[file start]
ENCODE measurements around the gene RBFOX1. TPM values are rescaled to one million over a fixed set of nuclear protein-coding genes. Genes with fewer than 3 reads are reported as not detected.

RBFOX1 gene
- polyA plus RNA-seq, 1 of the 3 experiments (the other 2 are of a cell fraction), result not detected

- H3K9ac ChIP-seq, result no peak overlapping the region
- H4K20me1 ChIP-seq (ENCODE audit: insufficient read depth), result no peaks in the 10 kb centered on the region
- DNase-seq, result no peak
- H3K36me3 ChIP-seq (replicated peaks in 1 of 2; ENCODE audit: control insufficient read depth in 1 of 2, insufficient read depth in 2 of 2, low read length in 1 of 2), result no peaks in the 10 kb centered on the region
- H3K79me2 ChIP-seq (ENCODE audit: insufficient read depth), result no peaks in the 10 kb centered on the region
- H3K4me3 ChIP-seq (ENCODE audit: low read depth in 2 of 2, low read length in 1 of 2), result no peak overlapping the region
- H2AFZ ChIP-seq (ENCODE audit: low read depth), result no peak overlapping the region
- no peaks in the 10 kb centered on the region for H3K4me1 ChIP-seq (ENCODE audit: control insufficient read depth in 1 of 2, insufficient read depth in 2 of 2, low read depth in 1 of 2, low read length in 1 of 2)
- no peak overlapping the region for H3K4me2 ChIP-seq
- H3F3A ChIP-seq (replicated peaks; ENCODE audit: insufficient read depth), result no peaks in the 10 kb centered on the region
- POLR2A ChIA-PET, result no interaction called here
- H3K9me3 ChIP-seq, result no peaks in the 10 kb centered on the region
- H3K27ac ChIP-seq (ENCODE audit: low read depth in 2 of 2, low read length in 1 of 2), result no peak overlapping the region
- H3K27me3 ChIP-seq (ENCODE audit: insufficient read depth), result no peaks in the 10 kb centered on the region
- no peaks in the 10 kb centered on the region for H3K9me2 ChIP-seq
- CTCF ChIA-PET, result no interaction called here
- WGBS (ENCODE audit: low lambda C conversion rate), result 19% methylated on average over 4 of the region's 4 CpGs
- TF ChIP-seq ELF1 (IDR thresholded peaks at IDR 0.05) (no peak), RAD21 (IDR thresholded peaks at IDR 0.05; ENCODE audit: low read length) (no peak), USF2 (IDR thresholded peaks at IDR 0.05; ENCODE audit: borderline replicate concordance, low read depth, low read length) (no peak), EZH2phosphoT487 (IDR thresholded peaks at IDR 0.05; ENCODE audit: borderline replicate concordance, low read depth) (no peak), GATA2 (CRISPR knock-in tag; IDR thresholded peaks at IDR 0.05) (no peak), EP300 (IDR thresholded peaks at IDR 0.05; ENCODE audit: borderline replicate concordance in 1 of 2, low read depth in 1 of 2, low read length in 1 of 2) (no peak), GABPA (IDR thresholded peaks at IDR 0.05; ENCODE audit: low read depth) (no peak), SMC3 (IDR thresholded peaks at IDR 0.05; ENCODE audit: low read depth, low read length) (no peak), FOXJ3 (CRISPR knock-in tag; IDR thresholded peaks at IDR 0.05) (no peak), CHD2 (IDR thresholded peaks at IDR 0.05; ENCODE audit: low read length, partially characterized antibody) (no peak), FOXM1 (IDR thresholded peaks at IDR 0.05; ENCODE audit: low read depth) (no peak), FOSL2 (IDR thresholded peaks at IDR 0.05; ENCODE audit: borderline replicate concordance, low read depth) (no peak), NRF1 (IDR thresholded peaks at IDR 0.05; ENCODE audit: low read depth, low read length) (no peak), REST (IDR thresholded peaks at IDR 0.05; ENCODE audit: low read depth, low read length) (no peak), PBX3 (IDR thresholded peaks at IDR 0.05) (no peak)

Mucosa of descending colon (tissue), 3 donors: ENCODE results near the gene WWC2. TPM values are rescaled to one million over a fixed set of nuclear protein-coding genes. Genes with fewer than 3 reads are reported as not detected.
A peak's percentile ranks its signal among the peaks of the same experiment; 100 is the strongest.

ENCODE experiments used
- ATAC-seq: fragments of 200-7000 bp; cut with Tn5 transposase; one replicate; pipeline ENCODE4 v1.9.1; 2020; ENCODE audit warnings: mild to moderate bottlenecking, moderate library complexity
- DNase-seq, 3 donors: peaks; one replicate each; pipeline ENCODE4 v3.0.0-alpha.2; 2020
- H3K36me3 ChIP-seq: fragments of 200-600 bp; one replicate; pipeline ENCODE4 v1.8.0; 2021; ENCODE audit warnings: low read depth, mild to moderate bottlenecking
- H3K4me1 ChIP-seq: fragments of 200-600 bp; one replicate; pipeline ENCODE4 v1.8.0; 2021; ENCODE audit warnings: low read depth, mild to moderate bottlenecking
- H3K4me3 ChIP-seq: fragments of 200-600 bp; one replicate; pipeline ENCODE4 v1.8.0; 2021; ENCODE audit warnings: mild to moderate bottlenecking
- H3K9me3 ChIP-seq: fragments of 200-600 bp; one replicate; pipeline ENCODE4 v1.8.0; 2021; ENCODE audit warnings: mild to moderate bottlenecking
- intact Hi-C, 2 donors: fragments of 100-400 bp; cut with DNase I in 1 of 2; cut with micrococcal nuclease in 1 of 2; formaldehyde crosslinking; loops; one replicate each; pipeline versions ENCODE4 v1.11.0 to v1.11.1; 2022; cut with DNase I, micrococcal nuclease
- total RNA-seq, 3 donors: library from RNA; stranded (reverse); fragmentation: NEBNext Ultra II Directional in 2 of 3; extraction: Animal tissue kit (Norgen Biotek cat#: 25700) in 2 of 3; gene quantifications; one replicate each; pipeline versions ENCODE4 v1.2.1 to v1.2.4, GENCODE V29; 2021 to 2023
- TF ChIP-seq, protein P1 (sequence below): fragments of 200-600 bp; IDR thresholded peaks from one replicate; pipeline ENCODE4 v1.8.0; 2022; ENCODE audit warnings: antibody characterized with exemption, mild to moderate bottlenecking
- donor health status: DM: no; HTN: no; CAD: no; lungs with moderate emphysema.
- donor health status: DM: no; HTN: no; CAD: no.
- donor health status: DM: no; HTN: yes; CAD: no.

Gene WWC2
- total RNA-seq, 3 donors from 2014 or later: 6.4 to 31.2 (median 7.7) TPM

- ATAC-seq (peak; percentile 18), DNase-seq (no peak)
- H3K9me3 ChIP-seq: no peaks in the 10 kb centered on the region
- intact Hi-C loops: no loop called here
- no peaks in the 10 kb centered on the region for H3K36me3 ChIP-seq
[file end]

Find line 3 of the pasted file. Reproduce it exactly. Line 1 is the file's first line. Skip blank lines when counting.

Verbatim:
- polyA plus RNA-seq, 1 of the 3 experiments (the other 2 are of a cell fraction), result not detected